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Hubble discovers over 1,000 new asteroids thanks to photobombing

The Hubble Space Telescope is most famous for taking images of far-off galaxies, but it is also useful for studying objects right here in our own solar system. Recently, researchers have gotten creative and found a way to use Hubble data to detect previously unknown asteroids that are mostly located in the main asteroid belt between Mars and Jupiter.

The researchers discovered an incredible 1,031 new asteroids, many of them small and difficult to detect with several hundred of them less than a kilometer in size. To identify the asteroids, the researchers combed through a total of 37,000 Hubble images taken over a 19-year time period, identifying the tell-tale trail of asteroids zipping past Hubble’s camera.

This NASA/ESA Hubble Space Telescope image of the barred spiral galaxy UGC 12158 looks like someone took a white marking pen to it. In reality it is a combination of time exposures of a foreground asteroid moving through Hubble’s field of view, photobombing the observation of the galaxy. Several exposures of the galaxy were taken, which is evidenced by the dashed pattern.
This NASA/ESA Hubble Space Telescope image of the barred spiral galaxy UGC 12158 looks like someone took a white marking pen to it. In reality it is a combination of time exposures of a foreground asteroid moving through Hubble’s field of view, photobombing the observation of the galaxy. Several exposures of the galaxy were taken, which is evidenced by the dashed pattern. NASA, ESA, P. G. Martín (Autonomous University of Madrid), J. DePasquale (STScI). Acknowledgment: A. Filippenko (University of California, Berkeley)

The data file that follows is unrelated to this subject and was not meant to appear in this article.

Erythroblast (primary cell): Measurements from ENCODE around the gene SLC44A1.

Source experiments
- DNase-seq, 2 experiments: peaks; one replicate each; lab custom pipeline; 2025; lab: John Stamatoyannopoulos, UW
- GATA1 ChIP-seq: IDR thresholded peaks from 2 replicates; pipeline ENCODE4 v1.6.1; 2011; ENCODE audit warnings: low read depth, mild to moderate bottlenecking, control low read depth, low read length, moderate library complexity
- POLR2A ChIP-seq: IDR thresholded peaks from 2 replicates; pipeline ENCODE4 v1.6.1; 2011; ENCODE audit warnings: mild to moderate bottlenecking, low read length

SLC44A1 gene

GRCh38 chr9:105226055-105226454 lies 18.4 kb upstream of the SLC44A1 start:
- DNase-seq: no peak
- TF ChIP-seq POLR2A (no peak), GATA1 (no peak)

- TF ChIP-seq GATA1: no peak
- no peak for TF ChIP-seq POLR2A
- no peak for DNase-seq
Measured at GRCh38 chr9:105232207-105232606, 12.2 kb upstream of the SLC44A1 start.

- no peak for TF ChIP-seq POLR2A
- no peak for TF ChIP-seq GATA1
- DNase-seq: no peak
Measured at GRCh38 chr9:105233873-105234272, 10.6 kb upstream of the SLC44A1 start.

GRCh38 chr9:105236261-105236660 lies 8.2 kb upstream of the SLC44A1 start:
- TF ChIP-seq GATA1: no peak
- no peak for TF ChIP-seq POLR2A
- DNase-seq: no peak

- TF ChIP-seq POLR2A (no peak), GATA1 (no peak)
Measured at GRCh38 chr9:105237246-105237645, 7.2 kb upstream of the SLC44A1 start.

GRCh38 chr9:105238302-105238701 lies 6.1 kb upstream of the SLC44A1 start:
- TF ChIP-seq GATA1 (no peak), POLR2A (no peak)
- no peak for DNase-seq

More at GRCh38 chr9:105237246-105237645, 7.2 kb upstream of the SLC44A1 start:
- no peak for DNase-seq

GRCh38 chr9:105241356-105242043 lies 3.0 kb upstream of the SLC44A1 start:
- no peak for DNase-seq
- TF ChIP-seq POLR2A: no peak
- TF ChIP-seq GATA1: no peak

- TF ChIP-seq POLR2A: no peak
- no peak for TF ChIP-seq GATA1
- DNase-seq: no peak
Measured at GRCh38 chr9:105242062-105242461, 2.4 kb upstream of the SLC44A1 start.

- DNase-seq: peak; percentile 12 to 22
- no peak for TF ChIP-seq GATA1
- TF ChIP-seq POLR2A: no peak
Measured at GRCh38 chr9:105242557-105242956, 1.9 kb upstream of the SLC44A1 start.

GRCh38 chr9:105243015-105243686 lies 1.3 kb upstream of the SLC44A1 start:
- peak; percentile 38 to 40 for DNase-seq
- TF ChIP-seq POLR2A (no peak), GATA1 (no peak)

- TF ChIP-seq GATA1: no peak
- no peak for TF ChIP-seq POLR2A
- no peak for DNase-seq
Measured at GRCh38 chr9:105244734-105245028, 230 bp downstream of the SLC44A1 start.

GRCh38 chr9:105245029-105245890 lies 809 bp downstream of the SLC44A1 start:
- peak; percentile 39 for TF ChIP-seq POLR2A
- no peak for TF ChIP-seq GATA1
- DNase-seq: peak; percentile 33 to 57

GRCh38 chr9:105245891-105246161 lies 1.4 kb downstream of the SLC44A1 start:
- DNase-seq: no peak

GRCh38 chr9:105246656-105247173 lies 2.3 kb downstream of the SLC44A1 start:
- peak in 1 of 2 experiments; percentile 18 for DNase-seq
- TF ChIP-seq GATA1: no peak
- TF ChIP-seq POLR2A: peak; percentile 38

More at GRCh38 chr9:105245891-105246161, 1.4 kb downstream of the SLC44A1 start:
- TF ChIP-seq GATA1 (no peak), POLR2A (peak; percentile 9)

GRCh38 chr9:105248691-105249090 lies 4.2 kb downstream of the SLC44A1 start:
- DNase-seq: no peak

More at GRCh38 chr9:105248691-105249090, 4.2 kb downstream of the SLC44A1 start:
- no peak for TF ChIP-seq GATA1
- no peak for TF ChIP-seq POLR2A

To work through so much data, the professional astronomers recruited citizen scientists to help sift through an archive of Hubble images and look for indications of asteroids as part of the Hubble Asteroid Hunter project. They also used machine learning to pick out the signs of an asteroid “photobombing” a Hubble image, by leaving a streak across an image as the asteroid passes by. That allowed them to find a surprisingly large number of objects.

“We are getting deeper into seeing the smaller population of main-belt asteroids. We were surprised to see such a large number of candidate objects,” said research lead author Pablo García Martín of the Autonomous University of Madrid, Spain, in a statement. “There was some hint that this population existed, but now we are confirming it with a random asteroid population sample obtained using the whole Hubble archive. This is important for providing insights into the evolutionary models of our solar system.”

By looking at the streak shape left in the images, some over multiple exposures, astronomers can calculate the orbits of the asteroids and how far away they are. Then by comparing the brightness of each object to its distance, they can work out its size.

“Asteroid positions change with time, and therefore you cannot find them just by entering coordinates, because at different times they might not be there,” said research co-author Bruno Merín, of the European Space Astronomy Centre in Madrid, Spain. “As astronomers we don’t have time to go looking through all the asteroid images. So we got the idea to collaborate with more than 10,000 citizen-science volunteers to peruse the huge Hubble archives.”

The research is published in the journal Astronomy and Astrophysics.

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Georgina Torbet
Georgina is the Digital Trends space writer, covering human space exploration, planetary science, and cosmology. She…
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